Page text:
AutoML for Renewable Energy Industries.
The GreenGuard project is a collection of end-to-end solutions for machine learning problems commonly found in monitoring wind energy production systems. Most tasks utilize sensor data emanating from monitoring systems. We utilize the foundational innovations developed for automation of machine Learning at Data to AI Lab at MIT.
The salient aspects of this customized project are:
- A set of ready to use, well tested pipelines for different machine learning tasks. These are
vetted through testing across multiple publicly available datasets for the same task.
- An easy interface to specify the task, pipeline, and generate results and summarize them.
- A production ready, deployable pipeline.
- An easy interface to
tunepipelines using Bayesian Tuning and Bandits library.
- A community oriented infrastructure to incorporate new pipelines.
- A robust continuous integration and testing infrastructure.
learning databaserecording all past outcomes --> tasks, pipelines, outcomes.
GreenGuard has been developed and runs on Python 3.6, 3.7 and 3.8.
Also, although it is not strictly required, the usage of a virtualenv is highly recommended in order to avoid interfering
with other software installed in the system where you are trying to run GreenGuard.
Download and Install
GreenGuard can be installed locally using pip with
the following command:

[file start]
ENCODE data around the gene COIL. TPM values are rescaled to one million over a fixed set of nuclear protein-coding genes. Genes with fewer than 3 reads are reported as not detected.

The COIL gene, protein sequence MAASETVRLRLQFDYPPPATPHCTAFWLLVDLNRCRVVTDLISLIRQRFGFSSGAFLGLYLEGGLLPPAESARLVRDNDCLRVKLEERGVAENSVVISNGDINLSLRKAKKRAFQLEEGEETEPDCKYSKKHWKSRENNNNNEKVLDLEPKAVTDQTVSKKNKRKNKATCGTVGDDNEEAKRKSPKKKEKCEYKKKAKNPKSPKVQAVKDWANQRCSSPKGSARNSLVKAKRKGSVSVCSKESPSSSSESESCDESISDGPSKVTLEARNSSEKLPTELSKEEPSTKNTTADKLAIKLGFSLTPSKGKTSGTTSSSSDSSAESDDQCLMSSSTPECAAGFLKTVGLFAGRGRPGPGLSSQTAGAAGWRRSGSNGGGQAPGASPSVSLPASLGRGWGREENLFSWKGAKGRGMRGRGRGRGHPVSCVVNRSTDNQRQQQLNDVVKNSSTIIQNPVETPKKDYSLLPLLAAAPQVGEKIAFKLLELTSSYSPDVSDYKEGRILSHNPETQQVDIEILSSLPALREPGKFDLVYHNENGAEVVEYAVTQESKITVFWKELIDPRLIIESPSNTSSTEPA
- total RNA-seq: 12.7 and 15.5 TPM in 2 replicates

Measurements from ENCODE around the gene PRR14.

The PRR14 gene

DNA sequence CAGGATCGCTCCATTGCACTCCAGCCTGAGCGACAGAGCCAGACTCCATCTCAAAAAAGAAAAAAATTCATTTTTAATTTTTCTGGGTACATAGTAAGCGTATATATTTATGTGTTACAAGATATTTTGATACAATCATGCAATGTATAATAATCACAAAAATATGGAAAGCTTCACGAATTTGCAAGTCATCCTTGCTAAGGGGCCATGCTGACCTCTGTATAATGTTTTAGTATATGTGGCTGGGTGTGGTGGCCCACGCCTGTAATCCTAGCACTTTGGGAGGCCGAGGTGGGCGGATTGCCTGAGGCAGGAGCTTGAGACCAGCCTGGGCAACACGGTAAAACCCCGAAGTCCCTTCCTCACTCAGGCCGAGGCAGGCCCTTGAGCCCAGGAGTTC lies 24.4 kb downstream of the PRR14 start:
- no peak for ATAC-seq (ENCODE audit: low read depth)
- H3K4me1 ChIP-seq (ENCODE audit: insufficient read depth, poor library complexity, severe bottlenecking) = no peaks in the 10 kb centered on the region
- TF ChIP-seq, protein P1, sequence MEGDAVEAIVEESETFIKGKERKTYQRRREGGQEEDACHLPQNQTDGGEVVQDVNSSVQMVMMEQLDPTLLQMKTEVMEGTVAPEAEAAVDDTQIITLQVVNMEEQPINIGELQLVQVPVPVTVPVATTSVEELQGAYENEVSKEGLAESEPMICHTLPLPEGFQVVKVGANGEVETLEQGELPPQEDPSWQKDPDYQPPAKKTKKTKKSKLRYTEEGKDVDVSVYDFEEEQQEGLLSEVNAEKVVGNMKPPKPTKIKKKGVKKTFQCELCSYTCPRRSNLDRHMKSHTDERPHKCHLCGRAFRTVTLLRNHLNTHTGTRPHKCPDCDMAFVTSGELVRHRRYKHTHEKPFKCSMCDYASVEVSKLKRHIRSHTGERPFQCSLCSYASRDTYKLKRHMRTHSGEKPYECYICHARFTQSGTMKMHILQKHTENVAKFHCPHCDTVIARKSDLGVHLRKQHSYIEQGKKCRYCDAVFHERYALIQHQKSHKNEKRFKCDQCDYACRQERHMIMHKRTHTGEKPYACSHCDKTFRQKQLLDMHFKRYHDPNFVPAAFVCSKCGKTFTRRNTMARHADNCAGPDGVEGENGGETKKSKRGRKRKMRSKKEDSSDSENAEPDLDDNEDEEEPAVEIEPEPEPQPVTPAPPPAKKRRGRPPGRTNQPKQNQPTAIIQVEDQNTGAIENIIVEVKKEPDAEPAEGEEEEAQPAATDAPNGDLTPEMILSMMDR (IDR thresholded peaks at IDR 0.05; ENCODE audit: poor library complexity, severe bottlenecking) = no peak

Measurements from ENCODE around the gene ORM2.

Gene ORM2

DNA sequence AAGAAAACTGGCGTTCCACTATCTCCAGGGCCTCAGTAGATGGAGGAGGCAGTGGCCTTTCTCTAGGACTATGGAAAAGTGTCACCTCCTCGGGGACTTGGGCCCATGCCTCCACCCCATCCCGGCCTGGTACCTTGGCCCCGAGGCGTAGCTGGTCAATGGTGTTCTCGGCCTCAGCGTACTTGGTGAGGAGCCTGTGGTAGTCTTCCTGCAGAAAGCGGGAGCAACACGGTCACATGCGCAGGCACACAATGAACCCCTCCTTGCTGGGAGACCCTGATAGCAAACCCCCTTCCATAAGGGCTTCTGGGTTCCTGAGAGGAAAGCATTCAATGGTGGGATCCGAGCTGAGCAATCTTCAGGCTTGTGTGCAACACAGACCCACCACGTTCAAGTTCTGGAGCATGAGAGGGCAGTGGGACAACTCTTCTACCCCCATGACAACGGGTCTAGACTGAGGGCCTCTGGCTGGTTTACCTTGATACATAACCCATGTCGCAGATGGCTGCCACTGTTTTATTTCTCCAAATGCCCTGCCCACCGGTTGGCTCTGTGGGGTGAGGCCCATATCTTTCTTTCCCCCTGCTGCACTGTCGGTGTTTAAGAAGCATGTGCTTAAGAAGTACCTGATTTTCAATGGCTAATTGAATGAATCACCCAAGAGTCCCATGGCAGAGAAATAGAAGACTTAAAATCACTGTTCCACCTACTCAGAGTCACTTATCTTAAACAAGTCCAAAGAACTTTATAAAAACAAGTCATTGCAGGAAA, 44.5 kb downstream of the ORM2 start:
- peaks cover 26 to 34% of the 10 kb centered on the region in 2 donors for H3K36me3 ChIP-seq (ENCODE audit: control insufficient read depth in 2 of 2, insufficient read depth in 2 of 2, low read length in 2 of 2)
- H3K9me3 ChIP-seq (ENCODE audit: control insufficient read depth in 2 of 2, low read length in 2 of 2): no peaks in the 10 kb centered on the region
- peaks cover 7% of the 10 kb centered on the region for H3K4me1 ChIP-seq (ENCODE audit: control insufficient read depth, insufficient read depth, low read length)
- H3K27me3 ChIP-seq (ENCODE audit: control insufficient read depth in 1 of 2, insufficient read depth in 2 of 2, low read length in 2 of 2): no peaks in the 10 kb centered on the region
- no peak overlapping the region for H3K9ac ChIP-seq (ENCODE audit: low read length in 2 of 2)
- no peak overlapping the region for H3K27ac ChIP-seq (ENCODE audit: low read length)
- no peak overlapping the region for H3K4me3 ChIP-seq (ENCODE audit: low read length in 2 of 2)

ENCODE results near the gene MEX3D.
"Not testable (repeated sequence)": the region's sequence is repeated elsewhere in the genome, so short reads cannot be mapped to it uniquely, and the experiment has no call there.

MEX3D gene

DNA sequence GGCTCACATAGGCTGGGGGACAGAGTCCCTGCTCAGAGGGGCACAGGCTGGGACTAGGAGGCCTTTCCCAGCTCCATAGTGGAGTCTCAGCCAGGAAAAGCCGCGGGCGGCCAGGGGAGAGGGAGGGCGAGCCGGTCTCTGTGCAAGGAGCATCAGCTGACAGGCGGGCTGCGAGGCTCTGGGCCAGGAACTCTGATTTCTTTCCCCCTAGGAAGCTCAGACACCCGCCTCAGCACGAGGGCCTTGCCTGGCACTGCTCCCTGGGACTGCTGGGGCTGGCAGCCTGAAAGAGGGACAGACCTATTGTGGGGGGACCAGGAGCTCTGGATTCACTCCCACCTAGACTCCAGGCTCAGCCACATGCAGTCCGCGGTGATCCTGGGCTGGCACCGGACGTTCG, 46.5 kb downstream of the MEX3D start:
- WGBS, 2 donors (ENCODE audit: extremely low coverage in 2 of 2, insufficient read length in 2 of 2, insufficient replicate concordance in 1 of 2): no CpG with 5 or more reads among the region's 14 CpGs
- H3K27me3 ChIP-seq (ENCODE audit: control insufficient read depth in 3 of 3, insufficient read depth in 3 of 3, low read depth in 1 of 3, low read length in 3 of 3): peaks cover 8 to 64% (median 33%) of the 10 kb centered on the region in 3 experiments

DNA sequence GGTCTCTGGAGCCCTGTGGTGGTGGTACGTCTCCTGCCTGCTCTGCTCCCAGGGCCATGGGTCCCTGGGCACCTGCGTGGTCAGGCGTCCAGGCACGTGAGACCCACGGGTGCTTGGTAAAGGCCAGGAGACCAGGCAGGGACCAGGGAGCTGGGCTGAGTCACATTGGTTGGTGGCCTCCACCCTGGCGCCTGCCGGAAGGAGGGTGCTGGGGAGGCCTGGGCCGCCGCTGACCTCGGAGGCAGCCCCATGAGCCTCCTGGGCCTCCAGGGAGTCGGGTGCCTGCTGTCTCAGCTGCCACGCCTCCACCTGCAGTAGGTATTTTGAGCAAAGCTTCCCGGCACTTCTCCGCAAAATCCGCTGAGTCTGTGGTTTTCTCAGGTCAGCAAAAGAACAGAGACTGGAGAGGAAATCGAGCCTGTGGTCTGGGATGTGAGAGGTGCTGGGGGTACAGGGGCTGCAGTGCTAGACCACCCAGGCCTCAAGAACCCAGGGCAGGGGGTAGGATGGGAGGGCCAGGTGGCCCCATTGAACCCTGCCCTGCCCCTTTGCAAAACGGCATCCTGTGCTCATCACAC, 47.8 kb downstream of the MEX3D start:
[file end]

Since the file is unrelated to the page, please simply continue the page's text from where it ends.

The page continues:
pip install greenguard
This will pull and install the latest stable release from PyPi.
If you want to install from source or contribute to the project please read the
GreenGuard is prepared to be run inside a docker environment. Please check the
docker documentationor details about how to run GreenGuard using docker.
The minimum input expected by the GreenGuard system consists of the following two elements,
which need to be passed as
A table containing the specification of the problem that we are solving, which has three
turbine_id: Unique identifier of the turbine which this label corresponds to.
cutoff_time: Time associated with this target
target: The value that we want to predict. This can either be a numerical value or a
categorical label. This column can also be skipped when preparing data that will be used
only to make predictions and not to fit any pipeline.
A table containing the signal data from the different sensors, with the following columns:
turbine_id: Unique identifier of the turbine which this reading comes from.
signal_id: Unique identifier of the signal which this reading comes from.
timestamp (datetime): Time where the reading took place, as a datetime.
value (float): Numeric value of this reading.
Optionally, a third table can be added containing metadata about the turbines.
The only requirement for this table is to have a
turbine_id field, and it can have
an arbitraty number of additional fields.
A part from the in-memory data format explained above, which is limited by the memory
allocation capabilities of the system where it is run, GreenGuard is also prepared to
load and work with data stored as a collection of CSV files, drastically increasing the amount
of data which it can work with. Further details about this format can be found in the project documentation site